Though the Saturday concert was studded with interesting improvised moments, with tasty live jazz from a band led by Jim and Jonathan Henderson, it disclosed the limits even gifted dancers reached when icy weather removed one session from a rehearsal schedule that already was too brief.

The right folks are clearly on the case, and the cause could not be worthier. A bit more planning should make next year's benefit something to see.

Shows like that and the Choreo Dance Sampler on Jan. 18 not only display the diversity in regional dance--it clearly demonstrates what the community can do when its various sub-scenes unite for a larger cause. The big-tent winter invitational packed the PSI Theater at Durham Arts Council, as dancers from across the region learned about each other's work. Groups including Cai Flamenco and Jo Moore Kalat's highland dance troupe put best feet forward, while choreographer Laura Thomasson and host company Choreo Collective took risks. Such cross-pollination can only broaden all horizons--for creators and audiences both. We clearly need such congresses more than once a year.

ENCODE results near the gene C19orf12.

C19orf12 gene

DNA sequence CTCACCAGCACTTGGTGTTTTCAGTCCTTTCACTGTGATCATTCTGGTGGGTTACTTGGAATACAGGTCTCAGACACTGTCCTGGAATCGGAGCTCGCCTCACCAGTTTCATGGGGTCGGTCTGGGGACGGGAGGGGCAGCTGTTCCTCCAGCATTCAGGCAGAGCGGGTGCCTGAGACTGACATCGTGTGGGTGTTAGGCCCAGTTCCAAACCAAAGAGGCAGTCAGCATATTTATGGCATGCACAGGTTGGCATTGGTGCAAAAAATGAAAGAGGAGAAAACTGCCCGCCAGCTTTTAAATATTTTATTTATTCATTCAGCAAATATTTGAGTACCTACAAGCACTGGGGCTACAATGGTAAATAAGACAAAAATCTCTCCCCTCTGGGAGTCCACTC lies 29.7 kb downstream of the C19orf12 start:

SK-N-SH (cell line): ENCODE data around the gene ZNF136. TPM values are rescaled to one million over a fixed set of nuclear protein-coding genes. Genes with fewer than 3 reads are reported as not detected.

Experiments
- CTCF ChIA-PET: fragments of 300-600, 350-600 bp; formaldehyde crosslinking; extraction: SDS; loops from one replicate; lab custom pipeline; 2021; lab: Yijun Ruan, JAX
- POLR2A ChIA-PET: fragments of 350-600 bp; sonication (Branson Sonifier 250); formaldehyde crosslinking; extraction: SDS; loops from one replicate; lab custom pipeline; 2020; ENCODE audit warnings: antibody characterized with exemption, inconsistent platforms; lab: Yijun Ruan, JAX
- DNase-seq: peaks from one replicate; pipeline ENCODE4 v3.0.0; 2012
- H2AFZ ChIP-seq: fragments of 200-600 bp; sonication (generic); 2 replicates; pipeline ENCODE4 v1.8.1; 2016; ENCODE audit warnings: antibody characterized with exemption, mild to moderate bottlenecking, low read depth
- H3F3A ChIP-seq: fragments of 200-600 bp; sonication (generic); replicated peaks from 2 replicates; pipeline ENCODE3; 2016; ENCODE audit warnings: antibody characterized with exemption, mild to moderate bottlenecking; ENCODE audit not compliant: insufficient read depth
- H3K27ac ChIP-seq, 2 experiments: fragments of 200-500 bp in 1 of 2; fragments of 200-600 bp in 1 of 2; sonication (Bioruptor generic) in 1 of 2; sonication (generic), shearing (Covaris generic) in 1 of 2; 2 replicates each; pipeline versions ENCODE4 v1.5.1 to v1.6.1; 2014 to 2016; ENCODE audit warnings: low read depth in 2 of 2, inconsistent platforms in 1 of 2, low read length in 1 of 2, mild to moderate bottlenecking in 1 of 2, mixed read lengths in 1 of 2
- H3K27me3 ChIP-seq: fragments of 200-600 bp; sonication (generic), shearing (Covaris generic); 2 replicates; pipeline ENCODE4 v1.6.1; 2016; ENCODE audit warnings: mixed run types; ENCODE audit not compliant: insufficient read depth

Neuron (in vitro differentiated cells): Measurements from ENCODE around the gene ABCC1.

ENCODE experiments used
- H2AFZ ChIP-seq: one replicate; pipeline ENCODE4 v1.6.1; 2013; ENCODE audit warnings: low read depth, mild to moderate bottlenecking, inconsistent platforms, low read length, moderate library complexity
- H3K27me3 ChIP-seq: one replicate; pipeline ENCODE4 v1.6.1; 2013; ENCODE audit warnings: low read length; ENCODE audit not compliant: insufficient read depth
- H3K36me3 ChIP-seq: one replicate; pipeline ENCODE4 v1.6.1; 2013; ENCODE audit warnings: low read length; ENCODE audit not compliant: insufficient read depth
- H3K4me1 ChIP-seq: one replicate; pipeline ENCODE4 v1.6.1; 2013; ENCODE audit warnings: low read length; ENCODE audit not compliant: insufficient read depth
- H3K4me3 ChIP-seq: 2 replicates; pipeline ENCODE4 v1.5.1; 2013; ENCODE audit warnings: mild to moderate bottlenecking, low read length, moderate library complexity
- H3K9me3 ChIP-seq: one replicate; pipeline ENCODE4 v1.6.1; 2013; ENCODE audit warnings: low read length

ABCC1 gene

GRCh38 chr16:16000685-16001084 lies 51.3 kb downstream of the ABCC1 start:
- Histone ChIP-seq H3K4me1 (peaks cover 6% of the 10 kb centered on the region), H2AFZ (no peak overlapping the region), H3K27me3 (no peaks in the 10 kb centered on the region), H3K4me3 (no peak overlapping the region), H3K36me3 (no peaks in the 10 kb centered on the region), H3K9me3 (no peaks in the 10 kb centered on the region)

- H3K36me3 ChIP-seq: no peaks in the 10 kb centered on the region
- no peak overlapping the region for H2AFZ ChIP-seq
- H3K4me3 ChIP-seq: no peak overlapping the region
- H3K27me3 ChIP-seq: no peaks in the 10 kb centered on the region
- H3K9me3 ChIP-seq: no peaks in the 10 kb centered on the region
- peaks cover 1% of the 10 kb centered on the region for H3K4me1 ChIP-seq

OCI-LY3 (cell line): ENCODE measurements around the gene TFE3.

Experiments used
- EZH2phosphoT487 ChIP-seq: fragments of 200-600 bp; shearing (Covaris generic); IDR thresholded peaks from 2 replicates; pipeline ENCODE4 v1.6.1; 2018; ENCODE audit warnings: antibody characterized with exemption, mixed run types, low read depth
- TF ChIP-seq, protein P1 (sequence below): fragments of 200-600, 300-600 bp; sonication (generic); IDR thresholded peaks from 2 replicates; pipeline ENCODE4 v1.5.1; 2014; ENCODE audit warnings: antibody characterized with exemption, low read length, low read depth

It's appropriate that January closes with the largest such gathering, the North Carolina Dance Festival's three-night stand at Meredith College in Raleigh. Dance insiders already know the drill: three different shows, no overlap, and some of the best dance from local groups and top companies across the state.

We caught the festival in Asheville last weekend--or at least the two shows that weren't cancelled by Sunday's snow and ice. Here's our outlook on this weekend's gathering.